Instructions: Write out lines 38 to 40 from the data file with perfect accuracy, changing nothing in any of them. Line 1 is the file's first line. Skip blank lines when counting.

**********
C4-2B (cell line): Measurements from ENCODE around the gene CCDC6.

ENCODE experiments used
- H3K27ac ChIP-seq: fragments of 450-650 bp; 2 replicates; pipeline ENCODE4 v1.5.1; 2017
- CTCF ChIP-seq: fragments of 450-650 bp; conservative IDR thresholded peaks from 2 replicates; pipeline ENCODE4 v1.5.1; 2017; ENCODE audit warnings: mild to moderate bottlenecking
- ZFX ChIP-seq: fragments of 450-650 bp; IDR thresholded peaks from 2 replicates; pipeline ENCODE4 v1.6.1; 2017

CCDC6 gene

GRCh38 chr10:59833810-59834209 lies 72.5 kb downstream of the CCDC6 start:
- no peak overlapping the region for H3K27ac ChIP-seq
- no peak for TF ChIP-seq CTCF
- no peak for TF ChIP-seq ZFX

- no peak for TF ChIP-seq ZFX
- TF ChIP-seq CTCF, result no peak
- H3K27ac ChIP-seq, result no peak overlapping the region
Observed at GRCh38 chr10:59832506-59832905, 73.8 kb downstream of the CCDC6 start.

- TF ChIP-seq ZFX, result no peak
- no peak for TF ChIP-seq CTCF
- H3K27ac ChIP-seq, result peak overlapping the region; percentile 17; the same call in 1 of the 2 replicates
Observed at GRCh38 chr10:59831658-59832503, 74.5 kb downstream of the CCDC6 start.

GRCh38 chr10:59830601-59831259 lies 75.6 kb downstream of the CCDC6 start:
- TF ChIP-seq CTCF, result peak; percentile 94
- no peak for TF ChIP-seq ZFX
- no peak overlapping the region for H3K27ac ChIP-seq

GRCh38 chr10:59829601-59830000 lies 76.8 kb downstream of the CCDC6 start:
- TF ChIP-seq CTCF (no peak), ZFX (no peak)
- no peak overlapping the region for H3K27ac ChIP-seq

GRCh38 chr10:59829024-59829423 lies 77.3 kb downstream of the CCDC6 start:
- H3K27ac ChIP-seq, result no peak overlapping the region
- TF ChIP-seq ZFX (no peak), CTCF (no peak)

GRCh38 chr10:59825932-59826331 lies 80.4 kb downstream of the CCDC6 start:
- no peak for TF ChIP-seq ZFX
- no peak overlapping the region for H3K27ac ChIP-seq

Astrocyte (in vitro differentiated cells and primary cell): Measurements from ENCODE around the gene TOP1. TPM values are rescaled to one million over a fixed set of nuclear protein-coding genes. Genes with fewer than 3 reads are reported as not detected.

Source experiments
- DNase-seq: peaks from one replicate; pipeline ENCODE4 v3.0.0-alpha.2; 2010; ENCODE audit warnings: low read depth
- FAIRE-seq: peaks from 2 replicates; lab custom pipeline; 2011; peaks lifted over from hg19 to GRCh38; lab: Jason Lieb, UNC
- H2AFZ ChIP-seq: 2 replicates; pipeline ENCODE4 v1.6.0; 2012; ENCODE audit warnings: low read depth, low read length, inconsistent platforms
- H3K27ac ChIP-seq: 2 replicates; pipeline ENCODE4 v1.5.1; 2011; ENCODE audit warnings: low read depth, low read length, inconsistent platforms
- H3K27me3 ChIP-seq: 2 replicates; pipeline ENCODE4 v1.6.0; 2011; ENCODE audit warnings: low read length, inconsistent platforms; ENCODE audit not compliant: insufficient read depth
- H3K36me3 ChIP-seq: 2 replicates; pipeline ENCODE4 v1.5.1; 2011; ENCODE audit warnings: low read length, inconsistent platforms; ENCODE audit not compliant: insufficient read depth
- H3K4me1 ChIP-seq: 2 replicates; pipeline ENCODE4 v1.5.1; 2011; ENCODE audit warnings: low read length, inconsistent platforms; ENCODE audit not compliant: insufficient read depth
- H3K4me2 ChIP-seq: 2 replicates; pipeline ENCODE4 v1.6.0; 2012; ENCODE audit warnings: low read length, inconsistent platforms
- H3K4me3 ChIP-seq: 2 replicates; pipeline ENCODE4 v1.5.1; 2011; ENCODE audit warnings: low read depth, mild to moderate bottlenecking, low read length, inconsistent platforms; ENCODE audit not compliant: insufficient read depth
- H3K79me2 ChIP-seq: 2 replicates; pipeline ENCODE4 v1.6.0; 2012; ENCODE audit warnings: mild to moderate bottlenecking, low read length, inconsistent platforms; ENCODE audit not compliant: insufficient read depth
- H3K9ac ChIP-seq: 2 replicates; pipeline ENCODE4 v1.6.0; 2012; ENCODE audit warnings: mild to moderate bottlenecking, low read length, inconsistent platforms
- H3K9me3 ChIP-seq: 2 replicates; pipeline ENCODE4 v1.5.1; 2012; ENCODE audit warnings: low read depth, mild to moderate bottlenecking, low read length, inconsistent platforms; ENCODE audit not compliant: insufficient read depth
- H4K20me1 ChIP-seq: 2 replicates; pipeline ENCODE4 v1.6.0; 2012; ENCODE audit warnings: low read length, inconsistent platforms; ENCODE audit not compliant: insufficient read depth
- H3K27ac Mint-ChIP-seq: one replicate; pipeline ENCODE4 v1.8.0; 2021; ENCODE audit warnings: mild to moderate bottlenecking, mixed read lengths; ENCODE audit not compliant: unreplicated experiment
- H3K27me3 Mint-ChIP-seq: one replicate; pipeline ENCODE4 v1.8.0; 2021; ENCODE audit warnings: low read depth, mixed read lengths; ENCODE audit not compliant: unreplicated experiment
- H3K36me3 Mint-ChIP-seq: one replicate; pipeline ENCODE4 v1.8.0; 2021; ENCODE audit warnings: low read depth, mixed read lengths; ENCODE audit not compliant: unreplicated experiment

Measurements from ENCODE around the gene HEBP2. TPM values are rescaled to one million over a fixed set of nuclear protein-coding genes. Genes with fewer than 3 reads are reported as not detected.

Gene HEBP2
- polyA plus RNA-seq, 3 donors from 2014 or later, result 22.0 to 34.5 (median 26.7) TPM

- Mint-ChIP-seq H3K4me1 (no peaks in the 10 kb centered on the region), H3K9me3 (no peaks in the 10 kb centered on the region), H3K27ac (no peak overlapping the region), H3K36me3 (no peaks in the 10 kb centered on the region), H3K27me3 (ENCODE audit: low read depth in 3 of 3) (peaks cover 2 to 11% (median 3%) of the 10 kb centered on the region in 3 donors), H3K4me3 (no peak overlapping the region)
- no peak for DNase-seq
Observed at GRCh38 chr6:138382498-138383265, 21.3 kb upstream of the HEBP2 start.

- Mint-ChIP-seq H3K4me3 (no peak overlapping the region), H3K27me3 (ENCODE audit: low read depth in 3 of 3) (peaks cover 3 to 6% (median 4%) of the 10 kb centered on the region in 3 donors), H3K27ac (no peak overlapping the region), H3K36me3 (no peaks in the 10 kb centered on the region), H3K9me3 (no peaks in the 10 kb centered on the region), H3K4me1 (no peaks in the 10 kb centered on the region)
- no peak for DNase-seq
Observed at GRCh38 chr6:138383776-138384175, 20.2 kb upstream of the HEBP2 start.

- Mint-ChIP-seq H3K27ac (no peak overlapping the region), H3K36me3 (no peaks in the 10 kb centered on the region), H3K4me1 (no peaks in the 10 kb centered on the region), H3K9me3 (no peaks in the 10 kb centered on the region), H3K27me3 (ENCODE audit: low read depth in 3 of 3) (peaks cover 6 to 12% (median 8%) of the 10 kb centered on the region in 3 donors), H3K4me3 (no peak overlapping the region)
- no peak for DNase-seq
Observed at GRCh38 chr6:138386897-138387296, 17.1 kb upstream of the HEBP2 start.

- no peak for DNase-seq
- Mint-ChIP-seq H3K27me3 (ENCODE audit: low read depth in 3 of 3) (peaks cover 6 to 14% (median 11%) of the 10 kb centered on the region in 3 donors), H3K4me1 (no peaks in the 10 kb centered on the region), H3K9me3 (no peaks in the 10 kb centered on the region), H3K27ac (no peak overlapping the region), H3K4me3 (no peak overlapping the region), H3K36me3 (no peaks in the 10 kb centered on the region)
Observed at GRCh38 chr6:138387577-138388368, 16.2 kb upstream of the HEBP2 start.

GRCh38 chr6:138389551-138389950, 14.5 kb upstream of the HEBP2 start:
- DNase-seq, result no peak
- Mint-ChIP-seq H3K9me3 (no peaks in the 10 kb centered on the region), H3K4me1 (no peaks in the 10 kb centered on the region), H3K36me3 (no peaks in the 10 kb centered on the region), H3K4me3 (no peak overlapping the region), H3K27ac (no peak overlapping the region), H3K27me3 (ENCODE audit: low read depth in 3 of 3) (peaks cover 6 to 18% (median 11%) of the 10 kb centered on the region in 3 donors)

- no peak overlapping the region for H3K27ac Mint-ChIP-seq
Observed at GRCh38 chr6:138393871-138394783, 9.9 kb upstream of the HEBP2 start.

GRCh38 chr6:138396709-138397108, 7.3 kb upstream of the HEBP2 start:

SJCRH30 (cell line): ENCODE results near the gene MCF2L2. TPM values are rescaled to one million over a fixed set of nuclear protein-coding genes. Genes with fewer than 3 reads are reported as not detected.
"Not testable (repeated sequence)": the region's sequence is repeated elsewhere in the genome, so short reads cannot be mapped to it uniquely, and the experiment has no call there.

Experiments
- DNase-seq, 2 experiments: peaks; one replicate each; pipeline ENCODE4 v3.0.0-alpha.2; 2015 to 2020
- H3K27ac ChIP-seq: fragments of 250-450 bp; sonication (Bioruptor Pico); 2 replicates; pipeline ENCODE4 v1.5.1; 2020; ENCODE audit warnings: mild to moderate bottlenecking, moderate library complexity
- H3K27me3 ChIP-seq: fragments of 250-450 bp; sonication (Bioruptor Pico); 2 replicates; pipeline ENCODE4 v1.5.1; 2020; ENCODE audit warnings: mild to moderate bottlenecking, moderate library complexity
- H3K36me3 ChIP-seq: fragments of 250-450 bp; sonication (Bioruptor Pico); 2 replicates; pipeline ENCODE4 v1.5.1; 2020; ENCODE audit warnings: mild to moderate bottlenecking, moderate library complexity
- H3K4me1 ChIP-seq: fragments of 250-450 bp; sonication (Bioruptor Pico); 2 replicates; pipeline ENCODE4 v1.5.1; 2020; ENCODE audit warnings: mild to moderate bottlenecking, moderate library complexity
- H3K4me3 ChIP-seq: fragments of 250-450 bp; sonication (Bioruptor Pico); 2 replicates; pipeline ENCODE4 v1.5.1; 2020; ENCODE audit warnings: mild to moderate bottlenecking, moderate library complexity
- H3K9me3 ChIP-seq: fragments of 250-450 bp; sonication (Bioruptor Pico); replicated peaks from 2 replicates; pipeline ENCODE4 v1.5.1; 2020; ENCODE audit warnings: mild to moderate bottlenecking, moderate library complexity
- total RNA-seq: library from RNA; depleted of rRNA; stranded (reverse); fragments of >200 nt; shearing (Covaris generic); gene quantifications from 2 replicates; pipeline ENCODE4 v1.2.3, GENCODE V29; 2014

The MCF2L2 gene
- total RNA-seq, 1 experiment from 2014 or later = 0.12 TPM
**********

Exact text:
- H3K27me3 ChIP-seq: 2 replicates; pipeline ENCODE4 v1.6.0; 2011; ENCODE audit warnings: low read length, inconsistent platforms; ENCODE audit not compliant: insufficient read depth
- H3K36me3 ChIP-seq: 2 replicates; pipeline ENCODE4 v1.5.1; 2011; ENCODE audit warnings: low read length, inconsistent platforms; ENCODE audit not compliant: insufficient read depth
- H3K4me1 ChIP-seq: 2 replicates; pipeline ENCODE4 v1.5.1; 2011; ENCODE audit warnings: low read length, inconsistent platforms; ENCODE audit not compliant: insufficient read depth